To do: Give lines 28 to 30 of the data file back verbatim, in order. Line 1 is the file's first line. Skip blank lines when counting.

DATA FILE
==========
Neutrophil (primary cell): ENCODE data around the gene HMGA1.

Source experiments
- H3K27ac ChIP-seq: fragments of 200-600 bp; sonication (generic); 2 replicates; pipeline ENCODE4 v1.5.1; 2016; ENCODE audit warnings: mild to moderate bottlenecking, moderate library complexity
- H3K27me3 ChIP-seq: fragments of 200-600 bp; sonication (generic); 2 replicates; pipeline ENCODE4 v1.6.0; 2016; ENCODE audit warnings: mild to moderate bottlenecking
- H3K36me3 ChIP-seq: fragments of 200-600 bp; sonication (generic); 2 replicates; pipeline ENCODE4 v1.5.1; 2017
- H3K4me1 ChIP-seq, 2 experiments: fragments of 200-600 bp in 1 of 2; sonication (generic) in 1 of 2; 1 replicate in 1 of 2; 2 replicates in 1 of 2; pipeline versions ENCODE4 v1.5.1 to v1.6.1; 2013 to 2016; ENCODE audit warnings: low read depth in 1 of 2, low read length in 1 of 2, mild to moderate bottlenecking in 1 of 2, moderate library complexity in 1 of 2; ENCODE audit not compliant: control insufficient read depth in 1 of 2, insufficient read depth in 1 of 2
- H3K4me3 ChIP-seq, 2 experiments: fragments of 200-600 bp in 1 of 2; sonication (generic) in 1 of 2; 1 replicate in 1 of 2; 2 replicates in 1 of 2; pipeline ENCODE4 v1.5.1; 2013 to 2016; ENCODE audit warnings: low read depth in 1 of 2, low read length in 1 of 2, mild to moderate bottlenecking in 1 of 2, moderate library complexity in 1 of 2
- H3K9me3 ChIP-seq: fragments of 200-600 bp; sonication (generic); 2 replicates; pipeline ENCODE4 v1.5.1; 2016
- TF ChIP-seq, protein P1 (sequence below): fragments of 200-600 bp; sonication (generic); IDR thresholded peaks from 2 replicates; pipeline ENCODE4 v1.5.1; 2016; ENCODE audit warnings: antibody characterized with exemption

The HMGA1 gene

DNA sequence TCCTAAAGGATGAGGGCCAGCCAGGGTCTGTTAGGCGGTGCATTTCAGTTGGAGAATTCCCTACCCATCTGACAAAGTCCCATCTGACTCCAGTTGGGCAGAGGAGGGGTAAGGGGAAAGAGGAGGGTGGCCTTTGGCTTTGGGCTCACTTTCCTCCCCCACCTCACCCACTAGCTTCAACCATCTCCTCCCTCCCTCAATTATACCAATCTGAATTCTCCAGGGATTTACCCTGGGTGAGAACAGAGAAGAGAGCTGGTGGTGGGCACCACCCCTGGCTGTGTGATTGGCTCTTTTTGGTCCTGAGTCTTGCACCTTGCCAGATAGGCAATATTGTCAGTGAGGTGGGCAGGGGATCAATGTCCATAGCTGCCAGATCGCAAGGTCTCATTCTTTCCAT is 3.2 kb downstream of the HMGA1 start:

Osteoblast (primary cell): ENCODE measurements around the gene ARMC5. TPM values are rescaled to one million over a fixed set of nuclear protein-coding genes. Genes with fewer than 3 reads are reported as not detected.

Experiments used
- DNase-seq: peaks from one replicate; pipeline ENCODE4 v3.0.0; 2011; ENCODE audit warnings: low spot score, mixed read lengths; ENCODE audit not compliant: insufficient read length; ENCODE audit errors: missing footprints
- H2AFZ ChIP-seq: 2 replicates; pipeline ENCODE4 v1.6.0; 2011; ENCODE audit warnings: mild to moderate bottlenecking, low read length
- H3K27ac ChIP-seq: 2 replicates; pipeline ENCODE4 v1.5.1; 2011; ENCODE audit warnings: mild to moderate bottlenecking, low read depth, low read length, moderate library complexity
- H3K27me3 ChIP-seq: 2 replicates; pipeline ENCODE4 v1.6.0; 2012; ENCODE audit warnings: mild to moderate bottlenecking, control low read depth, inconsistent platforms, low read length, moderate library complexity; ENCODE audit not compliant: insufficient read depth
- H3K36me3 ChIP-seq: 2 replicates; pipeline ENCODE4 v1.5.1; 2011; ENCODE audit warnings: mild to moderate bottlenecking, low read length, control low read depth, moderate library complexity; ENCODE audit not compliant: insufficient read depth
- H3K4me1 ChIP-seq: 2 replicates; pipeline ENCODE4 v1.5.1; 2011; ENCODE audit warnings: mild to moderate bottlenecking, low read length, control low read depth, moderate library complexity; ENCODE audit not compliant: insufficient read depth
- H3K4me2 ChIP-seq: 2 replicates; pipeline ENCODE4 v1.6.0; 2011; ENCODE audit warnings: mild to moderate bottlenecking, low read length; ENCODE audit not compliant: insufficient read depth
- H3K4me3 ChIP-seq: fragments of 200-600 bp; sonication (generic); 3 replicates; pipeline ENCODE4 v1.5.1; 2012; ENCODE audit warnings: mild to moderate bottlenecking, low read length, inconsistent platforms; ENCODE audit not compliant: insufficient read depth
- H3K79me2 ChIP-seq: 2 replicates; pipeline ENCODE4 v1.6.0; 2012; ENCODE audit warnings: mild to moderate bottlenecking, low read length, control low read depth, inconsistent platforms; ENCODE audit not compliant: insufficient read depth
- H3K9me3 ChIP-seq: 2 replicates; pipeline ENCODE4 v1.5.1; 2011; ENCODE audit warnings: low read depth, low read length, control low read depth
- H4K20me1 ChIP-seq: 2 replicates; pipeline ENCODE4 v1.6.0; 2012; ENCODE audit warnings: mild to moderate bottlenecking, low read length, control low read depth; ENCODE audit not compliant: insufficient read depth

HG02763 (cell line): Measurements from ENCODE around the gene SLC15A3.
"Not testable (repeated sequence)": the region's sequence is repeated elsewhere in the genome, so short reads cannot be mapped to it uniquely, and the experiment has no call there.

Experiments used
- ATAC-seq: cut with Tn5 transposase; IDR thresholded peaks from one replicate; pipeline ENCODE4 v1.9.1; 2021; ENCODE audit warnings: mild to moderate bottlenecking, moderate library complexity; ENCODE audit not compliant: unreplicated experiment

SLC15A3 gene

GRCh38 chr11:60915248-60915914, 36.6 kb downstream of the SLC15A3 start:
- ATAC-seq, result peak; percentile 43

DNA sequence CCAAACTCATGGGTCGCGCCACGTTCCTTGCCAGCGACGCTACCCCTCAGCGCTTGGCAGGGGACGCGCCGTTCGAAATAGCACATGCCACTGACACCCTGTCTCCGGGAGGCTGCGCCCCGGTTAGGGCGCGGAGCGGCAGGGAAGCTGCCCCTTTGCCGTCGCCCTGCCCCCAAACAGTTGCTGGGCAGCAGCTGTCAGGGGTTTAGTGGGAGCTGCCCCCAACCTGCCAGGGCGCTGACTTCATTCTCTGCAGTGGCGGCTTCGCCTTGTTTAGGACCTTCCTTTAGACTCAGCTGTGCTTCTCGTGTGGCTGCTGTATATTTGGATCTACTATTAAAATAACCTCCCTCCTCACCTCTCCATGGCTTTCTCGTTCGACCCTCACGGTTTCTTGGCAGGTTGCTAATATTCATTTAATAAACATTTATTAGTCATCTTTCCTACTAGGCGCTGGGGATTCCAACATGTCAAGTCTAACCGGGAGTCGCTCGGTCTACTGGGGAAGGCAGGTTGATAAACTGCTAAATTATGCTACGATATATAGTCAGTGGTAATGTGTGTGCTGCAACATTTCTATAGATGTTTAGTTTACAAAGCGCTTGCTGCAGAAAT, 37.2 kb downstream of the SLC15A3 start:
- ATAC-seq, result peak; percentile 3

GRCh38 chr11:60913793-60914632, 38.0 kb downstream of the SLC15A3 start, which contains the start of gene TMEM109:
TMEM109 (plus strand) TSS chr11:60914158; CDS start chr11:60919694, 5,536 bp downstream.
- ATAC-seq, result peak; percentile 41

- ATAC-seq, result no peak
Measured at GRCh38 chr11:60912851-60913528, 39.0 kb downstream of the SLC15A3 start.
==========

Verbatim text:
- ATAC-seq: cut with Tn5 transposase; IDR thresholded peaks from one replicate; pipeline ENCODE4 v1.9.1; 2021; ENCODE audit warnings: mild to moderate bottlenecking, moderate library complexity; ENCODE audit not compliant: unreplicated experiment

SLC15A3 gene

GRCh38 chr11:60915248-60915914, 36.6 kb downstream of the SLC15A3 start: